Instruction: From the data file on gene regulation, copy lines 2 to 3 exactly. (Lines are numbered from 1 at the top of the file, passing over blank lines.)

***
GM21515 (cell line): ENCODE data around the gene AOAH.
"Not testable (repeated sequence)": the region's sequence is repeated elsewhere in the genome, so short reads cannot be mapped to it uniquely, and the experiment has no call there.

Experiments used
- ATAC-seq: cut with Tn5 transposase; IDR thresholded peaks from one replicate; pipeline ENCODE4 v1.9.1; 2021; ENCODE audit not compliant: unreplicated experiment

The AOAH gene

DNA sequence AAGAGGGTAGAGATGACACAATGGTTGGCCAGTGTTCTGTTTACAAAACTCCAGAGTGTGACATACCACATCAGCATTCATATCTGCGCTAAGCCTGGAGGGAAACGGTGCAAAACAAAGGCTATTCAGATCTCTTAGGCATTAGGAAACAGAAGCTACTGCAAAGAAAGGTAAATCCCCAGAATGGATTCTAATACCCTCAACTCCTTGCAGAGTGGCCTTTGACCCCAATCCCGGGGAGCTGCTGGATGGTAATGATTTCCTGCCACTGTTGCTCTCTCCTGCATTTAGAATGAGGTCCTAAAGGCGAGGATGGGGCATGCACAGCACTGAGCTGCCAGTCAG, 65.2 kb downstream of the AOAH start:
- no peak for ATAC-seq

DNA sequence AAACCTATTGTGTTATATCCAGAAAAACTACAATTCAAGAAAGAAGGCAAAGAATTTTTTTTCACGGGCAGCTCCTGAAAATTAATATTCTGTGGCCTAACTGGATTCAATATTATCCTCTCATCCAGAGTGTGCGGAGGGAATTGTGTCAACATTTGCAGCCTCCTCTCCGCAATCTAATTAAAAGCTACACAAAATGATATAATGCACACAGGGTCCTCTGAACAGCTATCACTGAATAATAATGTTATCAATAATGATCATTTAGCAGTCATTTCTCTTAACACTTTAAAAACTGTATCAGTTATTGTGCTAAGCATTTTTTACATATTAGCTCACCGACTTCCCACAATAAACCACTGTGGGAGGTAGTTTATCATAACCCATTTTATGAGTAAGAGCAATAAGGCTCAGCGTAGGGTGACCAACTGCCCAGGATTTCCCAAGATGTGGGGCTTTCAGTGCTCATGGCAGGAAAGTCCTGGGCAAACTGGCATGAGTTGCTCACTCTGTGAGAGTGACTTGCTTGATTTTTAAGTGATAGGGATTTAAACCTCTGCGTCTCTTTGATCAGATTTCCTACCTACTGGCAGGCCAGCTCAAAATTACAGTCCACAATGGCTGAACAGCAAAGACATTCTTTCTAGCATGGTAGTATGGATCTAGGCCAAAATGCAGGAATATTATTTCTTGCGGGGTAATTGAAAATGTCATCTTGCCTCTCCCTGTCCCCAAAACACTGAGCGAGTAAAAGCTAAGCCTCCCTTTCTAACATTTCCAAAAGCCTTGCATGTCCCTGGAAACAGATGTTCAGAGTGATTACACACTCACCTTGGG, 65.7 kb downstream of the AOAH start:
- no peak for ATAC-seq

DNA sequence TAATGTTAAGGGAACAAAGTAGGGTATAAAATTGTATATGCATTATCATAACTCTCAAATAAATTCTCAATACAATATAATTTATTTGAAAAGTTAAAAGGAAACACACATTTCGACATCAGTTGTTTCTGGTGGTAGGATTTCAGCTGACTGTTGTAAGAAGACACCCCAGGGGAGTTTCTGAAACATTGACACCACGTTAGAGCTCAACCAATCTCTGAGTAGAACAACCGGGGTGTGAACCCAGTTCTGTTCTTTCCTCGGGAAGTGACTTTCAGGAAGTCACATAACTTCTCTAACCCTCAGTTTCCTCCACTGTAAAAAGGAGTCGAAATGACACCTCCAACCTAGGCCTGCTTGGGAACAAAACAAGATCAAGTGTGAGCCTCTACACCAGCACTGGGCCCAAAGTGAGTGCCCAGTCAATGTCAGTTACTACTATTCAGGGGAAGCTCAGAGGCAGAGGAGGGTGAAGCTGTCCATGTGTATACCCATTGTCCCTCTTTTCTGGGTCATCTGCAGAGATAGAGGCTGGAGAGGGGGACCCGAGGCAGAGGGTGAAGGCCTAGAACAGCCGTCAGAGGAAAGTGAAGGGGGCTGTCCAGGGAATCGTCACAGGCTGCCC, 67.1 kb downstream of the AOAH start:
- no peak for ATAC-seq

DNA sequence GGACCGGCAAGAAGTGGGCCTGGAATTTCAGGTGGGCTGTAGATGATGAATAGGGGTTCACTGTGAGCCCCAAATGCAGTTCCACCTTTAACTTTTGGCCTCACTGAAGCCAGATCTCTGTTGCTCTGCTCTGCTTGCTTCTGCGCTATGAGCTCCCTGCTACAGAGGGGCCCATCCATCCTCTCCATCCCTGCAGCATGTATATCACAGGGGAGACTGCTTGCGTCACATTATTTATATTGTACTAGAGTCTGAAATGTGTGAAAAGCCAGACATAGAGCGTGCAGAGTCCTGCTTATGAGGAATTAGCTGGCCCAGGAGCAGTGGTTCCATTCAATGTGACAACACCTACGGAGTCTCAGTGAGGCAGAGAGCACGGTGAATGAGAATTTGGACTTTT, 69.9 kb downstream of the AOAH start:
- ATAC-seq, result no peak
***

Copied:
"Not testable (repeated sequence)": the region's sequence is repeated elsewhere in the genome, so short reads cannot be mapped to it uniquely, and the experiment has no call there.

Experiments used